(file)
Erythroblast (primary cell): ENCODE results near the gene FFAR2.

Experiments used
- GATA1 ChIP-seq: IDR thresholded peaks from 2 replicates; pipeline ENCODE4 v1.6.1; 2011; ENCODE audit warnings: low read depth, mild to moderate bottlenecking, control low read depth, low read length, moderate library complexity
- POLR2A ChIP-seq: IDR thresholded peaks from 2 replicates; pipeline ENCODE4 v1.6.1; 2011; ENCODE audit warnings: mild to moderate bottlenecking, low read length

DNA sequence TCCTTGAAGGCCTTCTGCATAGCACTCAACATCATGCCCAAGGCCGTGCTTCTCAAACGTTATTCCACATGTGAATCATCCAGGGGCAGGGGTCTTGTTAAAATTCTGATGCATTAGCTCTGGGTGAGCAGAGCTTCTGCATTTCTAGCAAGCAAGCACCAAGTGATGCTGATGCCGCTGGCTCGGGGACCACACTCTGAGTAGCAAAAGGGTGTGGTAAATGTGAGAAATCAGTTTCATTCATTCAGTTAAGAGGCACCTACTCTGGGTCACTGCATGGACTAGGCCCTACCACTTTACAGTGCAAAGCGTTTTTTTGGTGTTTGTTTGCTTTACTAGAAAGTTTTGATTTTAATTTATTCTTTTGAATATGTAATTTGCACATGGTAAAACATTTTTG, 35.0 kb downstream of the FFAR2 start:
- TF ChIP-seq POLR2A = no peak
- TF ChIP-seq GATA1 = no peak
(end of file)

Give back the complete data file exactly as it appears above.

Erythroblast (primary cell): ENCODE results near the gene FFAR2.

Experiments used
- GATA1 ChIP-seq: IDR thresholded peaks from 2 replicates; pipeline ENCODE4 v1.6.1; 2011; ENCODE audit warnings: low read depth, mild to moderate bottlenecking, control low read depth, low read length, moderate library complexity
- POLR2A ChIP-seq: IDR thresholded peaks from 2 replicates; pipeline ENCODE4 v1.6.1; 2011; ENCODE audit warnings: mild to moderate bottlenecking, low read length

DNA sequence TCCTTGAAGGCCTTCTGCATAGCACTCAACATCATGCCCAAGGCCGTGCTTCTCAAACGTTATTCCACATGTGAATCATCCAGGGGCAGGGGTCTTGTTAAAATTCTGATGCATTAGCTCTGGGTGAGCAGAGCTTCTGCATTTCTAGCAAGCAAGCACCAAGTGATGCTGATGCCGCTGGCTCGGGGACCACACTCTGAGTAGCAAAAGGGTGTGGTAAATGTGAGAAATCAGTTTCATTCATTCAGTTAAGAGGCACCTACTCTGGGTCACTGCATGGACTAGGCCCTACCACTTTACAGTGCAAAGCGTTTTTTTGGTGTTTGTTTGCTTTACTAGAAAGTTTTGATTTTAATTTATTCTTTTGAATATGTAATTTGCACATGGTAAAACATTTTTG, 35.0 kb downstream of the FFAR2 start:
- TF ChIP-seq POLR2A = no peak
- TF ChIP-seq GATA1 = no peak